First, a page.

In our PrimeTime webinar on ‘Choosing the Right Term Insurance’ last Saturday, we received many thought-provoking questions from our subscribers and viewers that we could only partly address, given the paucity of time. Here’s a more detailed FAQ on term insurance based on your feedback during the webinar. Hope you find it useful!
Advisors love to promote market-linked products, but guaranteed return products remain a big draw for Indian investors. Often the word ‘guarantee’ proves such a big lure that we don’t stop to check if the returns being guaranteed are better than the savings bank interest rate! When seen from a return perspective, there are very few guaranteed products from insurers that are worth considering for long-term investing.
Apart from allowing you to structure your term insurance plan in different ways through options, life insurers also tempt you with another set of add-ons – riders. Riders allow you to cover additional risks to your income, for an extra premium added to your base term plan.
Pure term plans from life insurers are, at their core, very simple products. You pay regular premiums to the insurer during your working years. The insurer promises to pay your beneficiaries a lumpsum in the event of your untimely death. This may lead you to believe that buying a term insurance policy is a cakewalk.
Most Indians harbour the notion that they cannot do without life insurance. One of the first ‘investment’ products that young Indians are encouraged to buy, on landing a job, is an insurance policy. But this is based on a flawed understanding of life insurance as a product. Life insurance isn’t designed to enrich someone on your death. Its primary purpose is to compensate your dependants for the loss of your income in the event of your untimely death. So yes, there are many categories of folks who simply don’t need to buy life insurance. Here are the main ones.
When buying life insurance, most good advisors recommend that you go in for a pure term plan. A pure term plan is an insurance policy that offers life cover (with no investment component, bells or whistles – we’ll tell you why you don’t need those in a later article) for a specific ‘term’ or period of your life.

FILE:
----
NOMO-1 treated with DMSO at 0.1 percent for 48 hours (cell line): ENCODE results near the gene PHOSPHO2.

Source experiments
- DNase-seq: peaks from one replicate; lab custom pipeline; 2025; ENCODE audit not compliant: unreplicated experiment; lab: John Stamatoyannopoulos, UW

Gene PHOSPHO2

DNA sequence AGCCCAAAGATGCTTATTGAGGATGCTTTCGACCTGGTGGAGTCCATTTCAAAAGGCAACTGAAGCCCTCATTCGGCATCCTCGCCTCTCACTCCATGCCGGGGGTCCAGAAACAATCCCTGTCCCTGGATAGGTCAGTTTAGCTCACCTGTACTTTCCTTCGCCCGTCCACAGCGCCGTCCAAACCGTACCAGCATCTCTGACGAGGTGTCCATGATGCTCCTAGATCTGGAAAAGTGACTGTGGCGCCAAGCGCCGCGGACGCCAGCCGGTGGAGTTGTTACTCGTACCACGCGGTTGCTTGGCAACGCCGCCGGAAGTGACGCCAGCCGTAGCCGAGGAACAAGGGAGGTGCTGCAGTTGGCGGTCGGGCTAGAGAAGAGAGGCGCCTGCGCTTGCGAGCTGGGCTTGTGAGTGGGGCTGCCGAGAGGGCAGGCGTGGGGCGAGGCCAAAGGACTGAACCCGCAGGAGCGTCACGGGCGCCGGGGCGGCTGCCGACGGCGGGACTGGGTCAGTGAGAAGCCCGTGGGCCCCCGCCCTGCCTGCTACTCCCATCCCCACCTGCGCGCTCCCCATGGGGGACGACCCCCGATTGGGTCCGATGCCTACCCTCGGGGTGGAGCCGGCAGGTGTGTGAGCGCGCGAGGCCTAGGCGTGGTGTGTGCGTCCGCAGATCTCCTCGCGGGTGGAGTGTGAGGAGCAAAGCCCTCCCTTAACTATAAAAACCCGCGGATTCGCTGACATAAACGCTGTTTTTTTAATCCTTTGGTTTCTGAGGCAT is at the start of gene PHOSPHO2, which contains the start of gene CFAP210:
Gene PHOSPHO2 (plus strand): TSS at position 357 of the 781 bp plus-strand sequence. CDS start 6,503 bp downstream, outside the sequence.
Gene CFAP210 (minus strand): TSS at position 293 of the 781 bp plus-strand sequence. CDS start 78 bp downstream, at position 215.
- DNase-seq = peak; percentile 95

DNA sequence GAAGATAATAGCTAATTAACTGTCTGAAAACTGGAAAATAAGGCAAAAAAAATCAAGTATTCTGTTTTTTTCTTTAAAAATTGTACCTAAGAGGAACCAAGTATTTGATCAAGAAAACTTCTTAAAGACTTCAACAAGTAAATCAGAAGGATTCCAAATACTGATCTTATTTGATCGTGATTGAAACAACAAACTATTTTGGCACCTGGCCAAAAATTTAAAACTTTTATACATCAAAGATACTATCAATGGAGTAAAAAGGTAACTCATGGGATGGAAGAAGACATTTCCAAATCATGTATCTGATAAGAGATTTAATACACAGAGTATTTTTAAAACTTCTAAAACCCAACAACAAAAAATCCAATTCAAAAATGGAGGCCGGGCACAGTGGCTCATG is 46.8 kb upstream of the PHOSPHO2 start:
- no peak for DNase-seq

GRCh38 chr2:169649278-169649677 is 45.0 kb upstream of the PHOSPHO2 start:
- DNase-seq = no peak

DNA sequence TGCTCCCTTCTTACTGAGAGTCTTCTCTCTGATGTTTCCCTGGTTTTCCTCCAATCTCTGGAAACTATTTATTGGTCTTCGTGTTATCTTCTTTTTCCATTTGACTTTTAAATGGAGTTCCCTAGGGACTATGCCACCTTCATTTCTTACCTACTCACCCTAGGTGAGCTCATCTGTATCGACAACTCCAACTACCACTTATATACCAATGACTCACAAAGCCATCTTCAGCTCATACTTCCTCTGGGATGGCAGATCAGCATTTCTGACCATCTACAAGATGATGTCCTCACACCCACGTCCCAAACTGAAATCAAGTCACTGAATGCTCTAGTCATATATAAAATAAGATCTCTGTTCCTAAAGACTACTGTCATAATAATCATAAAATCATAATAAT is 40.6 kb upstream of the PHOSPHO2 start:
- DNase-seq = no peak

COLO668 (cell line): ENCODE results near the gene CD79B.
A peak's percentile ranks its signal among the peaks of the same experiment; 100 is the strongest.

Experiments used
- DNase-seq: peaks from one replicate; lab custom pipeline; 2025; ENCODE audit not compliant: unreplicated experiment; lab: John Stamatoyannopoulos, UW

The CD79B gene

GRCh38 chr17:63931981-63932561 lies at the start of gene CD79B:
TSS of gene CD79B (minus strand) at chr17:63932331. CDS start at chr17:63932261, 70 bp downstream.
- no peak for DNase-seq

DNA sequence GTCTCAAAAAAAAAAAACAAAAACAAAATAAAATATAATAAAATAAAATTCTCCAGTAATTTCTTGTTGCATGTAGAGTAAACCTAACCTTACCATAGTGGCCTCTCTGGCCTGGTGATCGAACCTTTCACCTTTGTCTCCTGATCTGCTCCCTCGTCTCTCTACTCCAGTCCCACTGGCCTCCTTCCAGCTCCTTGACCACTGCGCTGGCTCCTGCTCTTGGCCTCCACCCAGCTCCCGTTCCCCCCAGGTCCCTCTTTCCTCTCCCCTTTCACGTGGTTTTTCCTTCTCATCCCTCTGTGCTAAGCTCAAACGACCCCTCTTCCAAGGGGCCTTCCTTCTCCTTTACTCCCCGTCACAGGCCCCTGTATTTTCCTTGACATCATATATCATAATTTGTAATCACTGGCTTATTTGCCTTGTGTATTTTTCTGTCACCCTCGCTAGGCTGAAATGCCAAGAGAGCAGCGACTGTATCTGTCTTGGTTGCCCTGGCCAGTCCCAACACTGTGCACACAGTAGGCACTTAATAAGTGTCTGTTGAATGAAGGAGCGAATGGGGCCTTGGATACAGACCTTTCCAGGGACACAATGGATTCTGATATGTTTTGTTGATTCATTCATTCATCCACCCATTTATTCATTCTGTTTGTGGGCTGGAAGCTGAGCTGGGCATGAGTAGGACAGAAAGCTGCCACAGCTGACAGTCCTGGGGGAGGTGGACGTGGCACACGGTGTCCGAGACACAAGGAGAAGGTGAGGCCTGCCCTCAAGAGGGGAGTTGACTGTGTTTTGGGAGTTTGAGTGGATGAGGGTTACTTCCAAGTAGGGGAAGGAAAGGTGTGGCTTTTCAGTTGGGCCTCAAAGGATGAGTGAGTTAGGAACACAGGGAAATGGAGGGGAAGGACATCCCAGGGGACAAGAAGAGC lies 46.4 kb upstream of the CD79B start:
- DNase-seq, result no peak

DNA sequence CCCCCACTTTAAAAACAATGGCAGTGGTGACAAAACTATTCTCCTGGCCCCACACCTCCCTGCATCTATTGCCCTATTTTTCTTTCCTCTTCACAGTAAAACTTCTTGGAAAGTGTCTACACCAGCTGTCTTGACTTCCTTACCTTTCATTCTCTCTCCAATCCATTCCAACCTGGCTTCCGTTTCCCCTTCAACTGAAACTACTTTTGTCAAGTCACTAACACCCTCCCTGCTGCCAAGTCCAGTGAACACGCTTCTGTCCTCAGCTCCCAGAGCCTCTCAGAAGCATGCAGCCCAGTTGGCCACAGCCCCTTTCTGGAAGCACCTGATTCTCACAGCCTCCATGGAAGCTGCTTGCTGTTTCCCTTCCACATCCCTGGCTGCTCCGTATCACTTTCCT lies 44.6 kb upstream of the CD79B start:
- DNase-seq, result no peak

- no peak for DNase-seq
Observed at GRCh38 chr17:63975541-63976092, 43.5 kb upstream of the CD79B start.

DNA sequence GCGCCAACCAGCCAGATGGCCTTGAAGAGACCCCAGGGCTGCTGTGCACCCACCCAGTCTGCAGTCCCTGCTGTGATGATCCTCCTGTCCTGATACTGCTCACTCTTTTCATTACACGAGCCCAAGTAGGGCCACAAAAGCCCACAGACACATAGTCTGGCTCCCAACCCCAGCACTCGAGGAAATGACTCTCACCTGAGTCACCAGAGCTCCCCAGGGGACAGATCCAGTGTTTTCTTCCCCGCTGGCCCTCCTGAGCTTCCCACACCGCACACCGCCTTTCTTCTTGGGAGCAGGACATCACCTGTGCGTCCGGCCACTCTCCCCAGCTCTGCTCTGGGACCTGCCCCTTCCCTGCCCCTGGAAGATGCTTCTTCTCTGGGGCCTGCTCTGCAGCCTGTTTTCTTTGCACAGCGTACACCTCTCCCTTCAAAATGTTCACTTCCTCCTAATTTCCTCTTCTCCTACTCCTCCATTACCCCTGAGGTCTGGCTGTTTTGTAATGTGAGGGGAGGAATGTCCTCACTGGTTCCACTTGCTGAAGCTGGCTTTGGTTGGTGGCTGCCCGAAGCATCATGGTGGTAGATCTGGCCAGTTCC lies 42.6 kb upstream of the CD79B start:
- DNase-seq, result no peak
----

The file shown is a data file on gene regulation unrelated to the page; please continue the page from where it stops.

One of the very first questions you’ll be faced with after deciding to buy a term insurance plan, is – What’s the size of the term cover (what insurers call the sum assured) you’ll need?
Most folks don’t put much thought into this and go for the nice round number suggested by their insurance agent, which is usually Rs 1 crore. You can online calculators, but they can throw up widely diverging numbers.
Most of us buy insurance to make sure that our finances, or those of our dependants, are protected from fate’s sudden googlies. But what if the insurance company you’re relying on is in a shaky financial situation? This risk is not an outlandish one in India.
Recently, IRDA (Insurance Regulatory and Development Authority) asked Reliance Health Insurance Company to stop selling new health policies and to transfer its older policies to Reliance General Insurance Company, after finding that it was unable to maintain its solvency margins at statutory levels. In June 2017, IRDA had ordered Sahara Life Insurance to stop issuing new life policies and had directed its takeover by ICICI Prudential Life Insurance. The order was later overturned by SAT.
If you’re looking to buy a life or a general insurance policy, it is best to vet your insurer before signing up to avoid such uncertainties. What are the checks you can run to ensure that your insurer is in it for the long haul?